GLOBAL - Animal production and animal welfare are inextricably linked with ethical, political, economic, environmental and social issues.
How to produce and consume livestock products in ethically and culturally sustainable ways was discussed at the last edition of Slow Food Salone del Gusto in Turin (Italy).
Titled, “Animal welfare: The Pleasure of Respecting Rights", the conference highlighted the central role that animal welfare plays in sustainable development.
Small-scale farmers, experts, civil society and intergovernmental organisations came together at last edition of Slow Food Salone del Gusto in Turin (Italy) at the conference "Animal welfare: The Pleasure of Respecting Rights" and highlighted the central role that animal welfare plays in sustainable development.
The speakers of the conference, jointly organised by Slow Food, the Food and Agriculture Organisation of the United Nations (FAO) and the European Commission, discussed how better animal welfare can contribute to securing environmental and economic sustainability and promote social justice.
The current livestock production in fact has an impact on the environment, from the emission of greenhouse gasses to the use of water and land resources, but also contributes to the livelihood of rural communities and the health and nutrition of consumers around the globe. The conference was one of two events to take place during the Salone del Gusto and Terra Madre dedicated specifically to animal welfare, issues which are becoming increasingly central to the work of Slow Food and its members.
Piero Sardo, president of the Slow Food Foundation for Biodiversity kicked off proceedings by discussing the ethical implications of current methods of livestock production and underlined the importance of maintaining an open discussion and debate on the subject among producers and consumers alike.
For Andrea Gavinelli of the European Commission, animal welfare is a societal concern and it is important that it be included in the sustainability agenda, "The welfare of animals is not only about changing values, but about added value for all those involved", concluded Mr Gavinelli.
Daniela Battaglia of FAO instead discussed the ways in which animal welfare is directly related to such fundamental rights as the right to food and adequate nutrition, livelihood, decent work conditions and overall social justice; and such global common goods as biodiversity and natural resources.
FAO data in fact indicates that up to 850 million people are currently malnourished and for many of these people, particularly in rural communities, the welfare of their animals is inextricably linked with their own livelihood. "The food and the way we eat is not a private issue anymore, we have to take into consideration the effects on the global population, the environment and the animals" urged Ms Battaglia.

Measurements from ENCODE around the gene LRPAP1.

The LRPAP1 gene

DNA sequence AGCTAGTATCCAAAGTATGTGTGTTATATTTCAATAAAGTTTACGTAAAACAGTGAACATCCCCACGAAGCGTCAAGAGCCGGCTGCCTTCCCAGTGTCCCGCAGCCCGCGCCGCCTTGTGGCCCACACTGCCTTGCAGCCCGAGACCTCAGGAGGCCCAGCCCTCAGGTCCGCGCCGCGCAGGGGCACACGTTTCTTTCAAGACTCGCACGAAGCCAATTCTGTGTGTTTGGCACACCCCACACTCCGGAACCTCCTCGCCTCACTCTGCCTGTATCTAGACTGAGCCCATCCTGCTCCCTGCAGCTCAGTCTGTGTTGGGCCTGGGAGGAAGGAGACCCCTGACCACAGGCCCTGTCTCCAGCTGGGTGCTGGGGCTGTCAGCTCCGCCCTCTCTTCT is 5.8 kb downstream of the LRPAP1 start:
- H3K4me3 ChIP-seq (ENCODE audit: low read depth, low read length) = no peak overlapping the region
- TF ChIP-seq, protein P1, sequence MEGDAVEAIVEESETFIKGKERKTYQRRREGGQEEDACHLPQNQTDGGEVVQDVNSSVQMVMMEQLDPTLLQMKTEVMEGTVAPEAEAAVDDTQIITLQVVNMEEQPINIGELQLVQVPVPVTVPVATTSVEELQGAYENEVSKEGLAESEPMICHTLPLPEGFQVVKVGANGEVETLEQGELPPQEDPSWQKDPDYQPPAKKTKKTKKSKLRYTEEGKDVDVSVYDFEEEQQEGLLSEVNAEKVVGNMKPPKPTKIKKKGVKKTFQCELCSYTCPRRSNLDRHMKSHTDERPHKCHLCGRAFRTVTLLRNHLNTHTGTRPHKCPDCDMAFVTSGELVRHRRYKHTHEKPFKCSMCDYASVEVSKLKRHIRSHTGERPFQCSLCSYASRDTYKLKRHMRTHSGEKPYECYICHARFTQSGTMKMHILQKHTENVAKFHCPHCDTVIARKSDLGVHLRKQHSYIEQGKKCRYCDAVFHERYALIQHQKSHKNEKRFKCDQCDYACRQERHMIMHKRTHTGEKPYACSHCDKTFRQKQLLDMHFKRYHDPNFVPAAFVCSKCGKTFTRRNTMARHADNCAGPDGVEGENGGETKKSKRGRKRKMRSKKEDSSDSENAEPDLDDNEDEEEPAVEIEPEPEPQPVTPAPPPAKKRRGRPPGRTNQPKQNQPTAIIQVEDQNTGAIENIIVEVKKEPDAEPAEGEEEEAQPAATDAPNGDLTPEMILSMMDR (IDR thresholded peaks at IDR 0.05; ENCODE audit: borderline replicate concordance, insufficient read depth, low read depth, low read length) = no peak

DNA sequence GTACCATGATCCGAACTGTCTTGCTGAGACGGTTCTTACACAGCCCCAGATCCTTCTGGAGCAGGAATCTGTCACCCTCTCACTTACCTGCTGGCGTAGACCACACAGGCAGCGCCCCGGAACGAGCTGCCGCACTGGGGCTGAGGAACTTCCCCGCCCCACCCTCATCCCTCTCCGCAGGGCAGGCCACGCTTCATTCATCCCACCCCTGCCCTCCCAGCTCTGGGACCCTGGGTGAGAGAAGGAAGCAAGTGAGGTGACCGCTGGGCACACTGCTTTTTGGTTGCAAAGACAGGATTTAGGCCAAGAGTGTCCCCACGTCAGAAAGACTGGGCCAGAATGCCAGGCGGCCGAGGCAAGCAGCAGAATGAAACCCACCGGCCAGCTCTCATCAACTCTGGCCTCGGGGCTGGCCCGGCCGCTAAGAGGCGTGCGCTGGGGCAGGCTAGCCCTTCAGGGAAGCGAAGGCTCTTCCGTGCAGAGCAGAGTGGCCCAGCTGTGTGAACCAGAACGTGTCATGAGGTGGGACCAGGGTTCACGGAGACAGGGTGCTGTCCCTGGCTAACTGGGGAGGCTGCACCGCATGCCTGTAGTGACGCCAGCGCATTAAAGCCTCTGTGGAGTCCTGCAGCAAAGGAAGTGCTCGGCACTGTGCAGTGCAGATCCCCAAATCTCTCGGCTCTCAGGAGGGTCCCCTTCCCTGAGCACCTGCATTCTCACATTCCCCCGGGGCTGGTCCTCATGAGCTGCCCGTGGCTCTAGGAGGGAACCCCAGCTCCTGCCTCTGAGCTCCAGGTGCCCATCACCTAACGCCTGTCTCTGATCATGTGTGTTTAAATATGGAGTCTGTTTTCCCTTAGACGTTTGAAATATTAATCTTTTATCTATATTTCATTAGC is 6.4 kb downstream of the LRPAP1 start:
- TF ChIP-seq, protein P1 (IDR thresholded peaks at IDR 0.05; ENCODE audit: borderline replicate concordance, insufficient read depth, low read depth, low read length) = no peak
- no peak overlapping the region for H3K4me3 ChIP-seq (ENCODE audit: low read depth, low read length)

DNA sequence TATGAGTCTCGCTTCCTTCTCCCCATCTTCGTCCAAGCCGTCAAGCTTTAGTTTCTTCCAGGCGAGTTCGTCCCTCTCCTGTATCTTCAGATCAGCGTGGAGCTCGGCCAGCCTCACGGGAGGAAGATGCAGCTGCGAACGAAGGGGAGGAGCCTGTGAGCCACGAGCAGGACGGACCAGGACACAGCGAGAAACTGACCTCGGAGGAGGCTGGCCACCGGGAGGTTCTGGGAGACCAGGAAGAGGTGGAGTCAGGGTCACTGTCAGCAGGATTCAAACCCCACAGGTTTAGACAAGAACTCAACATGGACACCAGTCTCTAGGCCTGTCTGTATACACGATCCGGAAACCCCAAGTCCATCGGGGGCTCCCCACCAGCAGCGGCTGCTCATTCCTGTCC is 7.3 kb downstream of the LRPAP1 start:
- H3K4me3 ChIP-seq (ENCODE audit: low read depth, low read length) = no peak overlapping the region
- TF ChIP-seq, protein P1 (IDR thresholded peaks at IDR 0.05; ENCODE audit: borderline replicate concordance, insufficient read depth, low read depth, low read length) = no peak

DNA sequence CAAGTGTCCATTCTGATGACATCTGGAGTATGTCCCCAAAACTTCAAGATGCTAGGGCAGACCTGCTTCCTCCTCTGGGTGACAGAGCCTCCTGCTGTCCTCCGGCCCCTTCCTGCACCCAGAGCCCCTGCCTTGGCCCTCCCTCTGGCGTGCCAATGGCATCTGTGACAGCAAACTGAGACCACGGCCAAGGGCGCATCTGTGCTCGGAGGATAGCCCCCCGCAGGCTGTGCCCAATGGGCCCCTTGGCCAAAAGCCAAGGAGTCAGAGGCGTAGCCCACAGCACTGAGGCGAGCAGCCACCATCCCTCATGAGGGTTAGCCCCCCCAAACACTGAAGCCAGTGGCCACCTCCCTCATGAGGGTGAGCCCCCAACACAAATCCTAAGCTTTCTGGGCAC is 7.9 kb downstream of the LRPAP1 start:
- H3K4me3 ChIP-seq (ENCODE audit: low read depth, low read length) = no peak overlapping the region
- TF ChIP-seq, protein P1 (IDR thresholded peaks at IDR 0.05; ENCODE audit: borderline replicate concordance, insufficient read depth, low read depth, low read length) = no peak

Joe Maxwell of the Humane Society International, and a fourth generation farmer, spoke out against the 'cheap meat' industry, which in fact has a very high cost on the health of humans, animals and the planet itself. He also emphasised the need both to protect animals and to support small-scale farmers who are at risk of being pushed out the market.
David Pritchard, expert in animal welfare science and practice, explained how good animal welfare practices can increase productivity while reducing carbon costs. Even just a small investment for farmers, such as a short training course for those handling animals, can have long-lasting results in their activities and a big impact on their farms.
Farmers also took to the stage to share their experiences and encourage producers to consider moving towards better welfare systems. Annechien ten Have-Mellema who runs a family operated pig farm in the Netherlands brought her experience to the table and outlined her five guiding principles towards ending castration: people, pigs, planet, profit and pleasure. "Is animal welfare sustainable to farmers?", she asked and answered with a resounding "Yes!".
Rubens Valentini, a pig farmer from Brazil, instead spoke about his own move from the use of gestation crates to group housing for sows and the way this benefits the animals as well as farmers themselves. "A more modern, efficient and respectful system is a win-win situation", he argued.
But how to convince producers and persuade those who do not want to be persuaded? "The argument, however logically and factually indisputable, has to resonate with the recipients. So let's keep on telling our story, a good story, in an ever better way", he concluded.
TheCattleSite News Desk